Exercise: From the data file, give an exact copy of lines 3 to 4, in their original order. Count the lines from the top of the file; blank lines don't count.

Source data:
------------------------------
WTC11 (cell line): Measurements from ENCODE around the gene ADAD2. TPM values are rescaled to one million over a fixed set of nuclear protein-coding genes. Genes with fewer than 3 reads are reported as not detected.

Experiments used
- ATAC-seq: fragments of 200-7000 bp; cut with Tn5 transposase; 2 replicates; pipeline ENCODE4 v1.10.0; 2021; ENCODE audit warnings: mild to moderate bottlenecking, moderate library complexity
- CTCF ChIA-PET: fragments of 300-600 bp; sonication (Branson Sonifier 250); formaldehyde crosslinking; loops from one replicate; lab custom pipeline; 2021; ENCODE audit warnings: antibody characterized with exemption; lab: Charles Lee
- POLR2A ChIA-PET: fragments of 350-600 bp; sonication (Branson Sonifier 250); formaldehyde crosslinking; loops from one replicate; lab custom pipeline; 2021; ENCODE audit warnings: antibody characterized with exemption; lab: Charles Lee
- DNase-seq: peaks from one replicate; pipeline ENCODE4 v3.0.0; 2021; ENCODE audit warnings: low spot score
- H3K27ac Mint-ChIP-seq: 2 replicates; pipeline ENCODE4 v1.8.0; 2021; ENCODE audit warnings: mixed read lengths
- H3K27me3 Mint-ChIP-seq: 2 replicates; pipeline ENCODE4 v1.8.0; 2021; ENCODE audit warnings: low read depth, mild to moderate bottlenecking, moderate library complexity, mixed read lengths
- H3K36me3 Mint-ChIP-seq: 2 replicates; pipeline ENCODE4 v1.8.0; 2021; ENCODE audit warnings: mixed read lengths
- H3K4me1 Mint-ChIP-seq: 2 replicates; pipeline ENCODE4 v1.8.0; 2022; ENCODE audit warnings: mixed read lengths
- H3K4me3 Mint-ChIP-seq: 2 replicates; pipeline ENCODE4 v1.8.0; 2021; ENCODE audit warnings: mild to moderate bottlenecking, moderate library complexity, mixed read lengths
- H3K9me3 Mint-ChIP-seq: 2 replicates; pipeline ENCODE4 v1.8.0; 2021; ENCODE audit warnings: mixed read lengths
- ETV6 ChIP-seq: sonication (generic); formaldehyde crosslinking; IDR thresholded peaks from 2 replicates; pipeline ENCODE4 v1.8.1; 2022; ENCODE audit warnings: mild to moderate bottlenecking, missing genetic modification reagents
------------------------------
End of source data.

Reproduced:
- ATAC-seq: fragments of 200-7000 bp; cut with Tn5 transposase; 2 replicates; pipeline ENCODE4 v1.10.0; 2021; ENCODE audit warnings: mild to moderate bottlenecking, moderate library complexity
- CTCF ChIA-PET: fragments of 300-600 bp; sonication (Branson Sonifier 250); formaldehyde crosslinking; loops from one replicate; lab custom pipeline; 2021; ENCODE audit warnings: antibody characterized with exemption; lab: Charles Lee